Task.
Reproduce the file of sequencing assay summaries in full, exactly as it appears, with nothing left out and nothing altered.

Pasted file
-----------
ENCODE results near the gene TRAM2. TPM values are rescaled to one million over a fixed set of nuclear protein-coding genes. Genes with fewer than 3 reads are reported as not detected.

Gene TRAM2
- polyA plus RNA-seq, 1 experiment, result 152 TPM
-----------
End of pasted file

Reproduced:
ENCODE results near the gene TRAM2. TPM values are rescaled to one million over a fixed set of nuclear protein-coding genes. Genes with fewer than 3 reads are reported as not detected.

Gene TRAM2
- polyA plus RNA-seq, 1 experiment, result 152 TPM